Thursday, April 13, 2006

Web 2.0 - A Rebuttle

A friend of mine recently sent me a link to his latest blog entry. A review of some of the new "Web 2.0 Desktops" that have become available. For those of you who may not be familiar with this concept, check out his review here to get an idea of what they are all about.

This was not the first time that I've heard of such things, "Web 2.0" sites have been gaining in momentum recently, and nary a day passes where I do not hear of some new site touting some new "Web 2.0" technology. I have to admit that, like many other people, when I look at things like protopage and gmail, flikr and others, my first instinct is to say "neat". These things are neat, and they embrace the hacker spirit. These sites are doing new and neat things with web technologies that have been around for years, and to that end I am happy to see new innovation in the web.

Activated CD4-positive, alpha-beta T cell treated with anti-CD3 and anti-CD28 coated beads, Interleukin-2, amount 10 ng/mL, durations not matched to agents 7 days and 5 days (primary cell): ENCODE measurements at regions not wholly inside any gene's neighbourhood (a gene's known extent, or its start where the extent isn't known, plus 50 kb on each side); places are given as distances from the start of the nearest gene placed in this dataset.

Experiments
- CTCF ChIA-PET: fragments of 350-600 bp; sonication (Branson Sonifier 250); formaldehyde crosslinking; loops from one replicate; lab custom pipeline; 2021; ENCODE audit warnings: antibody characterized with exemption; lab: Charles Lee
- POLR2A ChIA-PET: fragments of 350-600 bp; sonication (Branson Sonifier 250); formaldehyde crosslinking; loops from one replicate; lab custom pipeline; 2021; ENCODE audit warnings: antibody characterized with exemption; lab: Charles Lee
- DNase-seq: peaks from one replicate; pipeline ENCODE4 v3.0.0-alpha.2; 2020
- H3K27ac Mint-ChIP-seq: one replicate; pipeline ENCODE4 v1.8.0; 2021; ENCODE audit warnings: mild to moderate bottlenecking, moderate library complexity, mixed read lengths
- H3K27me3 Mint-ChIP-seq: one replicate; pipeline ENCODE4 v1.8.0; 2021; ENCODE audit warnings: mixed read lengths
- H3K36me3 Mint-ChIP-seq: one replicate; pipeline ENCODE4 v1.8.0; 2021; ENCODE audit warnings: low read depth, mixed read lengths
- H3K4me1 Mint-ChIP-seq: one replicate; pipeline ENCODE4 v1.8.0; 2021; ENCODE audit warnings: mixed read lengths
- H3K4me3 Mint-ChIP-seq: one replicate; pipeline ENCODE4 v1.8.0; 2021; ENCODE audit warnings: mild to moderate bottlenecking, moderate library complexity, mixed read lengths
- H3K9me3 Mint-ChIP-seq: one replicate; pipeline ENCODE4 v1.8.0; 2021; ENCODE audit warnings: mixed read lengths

Now here's the "But". I was playing with some of these web desktops, and the main thought in my head was "why?". I already have a Desktop that I like quite well. It is faster than any of these "web 2.0" desktops. It's more customizable. It works even when my internet connection is down. I can choose the version that I like best. In short, the problem with these new "web 2.0" desktops, and with many other "web 2.0" applications is that they are just re-inventing the wheel- but "on the web".

Now, you must not think me a luddite- but I have to say that I am not fond of the way these things are going. The problem is not that I have some problem with internet applications- quite the opposite in fact. The problem is that I think there is too much focus on the web.